West Jefferson Hills parents voice concerns over racist social media post
African American parents in the West Jefferson Hills School District are enraged after a Thomas Jefferson High School student allegedly made a racist social media post about a fellow student that circulated widely Tuesday.
The photo is of an African American student appearing to be sitting in a school science lab with a caption including racist language and a threat to hang the boy by a tree.
“I am very disturbed. I am angry, and I’m concerned for the African American students that reside in this district,” Taiona Davis, of Jefferson Hills, a mother of two West Jefferson Hills students told school board members Tuesday night. She was sent messages about the post from people in other states, she said.
The West Jefferson Hills School District said in a statement it is “aware of an inappropriate, offensive social media post regarding one of our high school students.”
Parents of the student who allegedly made the post and those of the subject were notified, and the district is working with local law enforcement on the issue, the district said.
“This incident is not reflective of our core values, and we have taken the appropriate actions according to our discipline policy,” the statement reads.
Superintendent Michael Ghilani referred to the statement when asked for comment.
After Tuesday’s school board meeting, Ghilani and several top administrators and school board members held a private meeting with Davis and fellow parent Hillary Williams, also of Jefferson Hills, who has five children attending Thomas Jefferson High School, to discuss their concerns about race issues in the district. Some of their children also attended the meeting.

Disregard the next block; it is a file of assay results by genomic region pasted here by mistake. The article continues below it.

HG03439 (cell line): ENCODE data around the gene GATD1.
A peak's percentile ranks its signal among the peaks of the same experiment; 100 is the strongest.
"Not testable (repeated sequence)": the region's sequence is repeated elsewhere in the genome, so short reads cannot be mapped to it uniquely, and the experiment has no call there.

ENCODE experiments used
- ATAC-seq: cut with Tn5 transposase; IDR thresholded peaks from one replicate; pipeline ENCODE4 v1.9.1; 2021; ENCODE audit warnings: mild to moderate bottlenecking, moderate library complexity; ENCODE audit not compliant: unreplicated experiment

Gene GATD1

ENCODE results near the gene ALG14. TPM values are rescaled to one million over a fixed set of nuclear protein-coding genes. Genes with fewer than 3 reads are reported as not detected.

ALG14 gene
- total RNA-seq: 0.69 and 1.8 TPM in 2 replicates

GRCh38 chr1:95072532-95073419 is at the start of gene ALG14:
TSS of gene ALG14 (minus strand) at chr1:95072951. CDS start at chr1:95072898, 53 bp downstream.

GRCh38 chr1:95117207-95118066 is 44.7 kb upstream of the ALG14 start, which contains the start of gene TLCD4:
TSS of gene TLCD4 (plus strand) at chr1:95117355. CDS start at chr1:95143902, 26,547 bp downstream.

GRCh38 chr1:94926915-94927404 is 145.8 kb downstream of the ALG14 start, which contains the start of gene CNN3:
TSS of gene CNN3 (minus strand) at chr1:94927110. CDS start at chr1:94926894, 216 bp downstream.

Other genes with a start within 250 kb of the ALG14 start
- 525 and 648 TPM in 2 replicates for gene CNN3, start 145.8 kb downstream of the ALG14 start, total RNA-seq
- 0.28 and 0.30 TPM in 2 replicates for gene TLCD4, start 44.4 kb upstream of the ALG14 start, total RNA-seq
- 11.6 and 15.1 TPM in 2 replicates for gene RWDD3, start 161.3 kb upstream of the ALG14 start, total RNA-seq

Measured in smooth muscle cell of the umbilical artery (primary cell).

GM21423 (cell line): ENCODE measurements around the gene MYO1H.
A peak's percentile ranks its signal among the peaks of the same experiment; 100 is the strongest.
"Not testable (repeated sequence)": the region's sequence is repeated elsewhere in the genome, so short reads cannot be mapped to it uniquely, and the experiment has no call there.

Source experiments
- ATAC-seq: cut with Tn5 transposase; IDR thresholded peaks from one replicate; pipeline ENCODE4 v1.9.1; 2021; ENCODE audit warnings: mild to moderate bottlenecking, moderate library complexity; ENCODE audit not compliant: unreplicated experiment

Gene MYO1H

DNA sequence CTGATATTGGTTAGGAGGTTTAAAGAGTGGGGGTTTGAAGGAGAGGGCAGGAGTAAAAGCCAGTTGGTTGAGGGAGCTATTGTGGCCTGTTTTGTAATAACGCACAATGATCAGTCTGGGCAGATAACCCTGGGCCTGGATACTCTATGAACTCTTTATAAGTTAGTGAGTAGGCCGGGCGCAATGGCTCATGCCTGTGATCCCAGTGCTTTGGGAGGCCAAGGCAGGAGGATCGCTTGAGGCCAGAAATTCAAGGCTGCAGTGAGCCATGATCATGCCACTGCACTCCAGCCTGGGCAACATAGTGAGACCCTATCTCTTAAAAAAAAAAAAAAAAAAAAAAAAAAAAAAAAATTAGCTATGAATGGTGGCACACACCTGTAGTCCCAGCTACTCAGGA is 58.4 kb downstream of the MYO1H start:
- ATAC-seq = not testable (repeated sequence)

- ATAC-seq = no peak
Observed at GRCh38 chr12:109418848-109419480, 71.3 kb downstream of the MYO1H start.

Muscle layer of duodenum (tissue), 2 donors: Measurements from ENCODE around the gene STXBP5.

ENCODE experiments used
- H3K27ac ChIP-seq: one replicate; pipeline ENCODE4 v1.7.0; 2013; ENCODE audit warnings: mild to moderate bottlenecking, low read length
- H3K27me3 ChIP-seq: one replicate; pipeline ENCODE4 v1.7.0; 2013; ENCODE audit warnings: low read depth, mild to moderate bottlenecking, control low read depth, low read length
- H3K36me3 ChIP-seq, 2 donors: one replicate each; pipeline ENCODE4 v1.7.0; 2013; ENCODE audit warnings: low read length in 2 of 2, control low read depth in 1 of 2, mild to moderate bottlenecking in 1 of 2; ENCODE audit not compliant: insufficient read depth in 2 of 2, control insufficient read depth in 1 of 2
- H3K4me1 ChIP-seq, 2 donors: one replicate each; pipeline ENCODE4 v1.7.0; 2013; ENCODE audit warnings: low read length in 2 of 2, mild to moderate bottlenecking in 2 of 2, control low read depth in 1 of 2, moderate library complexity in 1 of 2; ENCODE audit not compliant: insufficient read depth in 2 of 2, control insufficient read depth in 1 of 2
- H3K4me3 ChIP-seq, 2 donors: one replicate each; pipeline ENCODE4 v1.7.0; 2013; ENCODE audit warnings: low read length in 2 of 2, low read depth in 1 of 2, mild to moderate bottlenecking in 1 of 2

Neither parent knew the boy in the photo.
“They discussed new curriculum that’s going to take place, the inclusion of minority children in their curriculum and how they were basically going to teach children and implement change for African American children in the district,” Davis said.
District leaders told the parents they’re going to hold staff meetings and “start from the top and work their way down,” Williams said. Administrators also told the parents they plan to hold diversity training and support a multicultural club Williams’ son is starting, she said.
The parents say this is not the first incident of racism they have had had to deal with. They say racist comments have been made to their children in school.
“We’ve been coaching our children on how to survive,” Williams said.
Last year in an English class, a teacher distributed a handout explaining what a racial slur meant, Williams said.
“In the explanation, it said a black person,” Williams said. “My children had to sit there day after day after day, and the students started feeling comfortable saying the word and using it more often.”
The district has since removed the handout from the curriculum, she said. District officials did not immediately respond to requests for comment on the handout Wednesday morning.
Each time something comes up, Williams meets with district leaders to push for change, calling herself her children’s “No. 1 advocate.”
“It doesn’t just happen to go away overnight,” Williams said. “But, as long as we’re working toward a goal to assist these students to be able to come here and do what they come here to do — and that’s to get their education, and there should be no interruptions to that.”
Davis said she feels African American students don’t have a voice and there’s a lack of inclusion overall.
In 2017-18, Thomas Jefferson High School was 93.2 percent white and 1.6 percent African American, according to the Future Ready PA Index.
“I’m angry, and if I need to come here and sit at a desk while my child attends school here, that’s what I will do,” Davis said. Her main concern, she said, is the safety of her children.
Now that this most recent incident has come to light, Davis said, people are going to be watching.
“I believe they’re going to have to (make changes) because now you have the world looking at you,” she said.
But parents are not going to be satisfied until they see changes occur with the students, Williams said.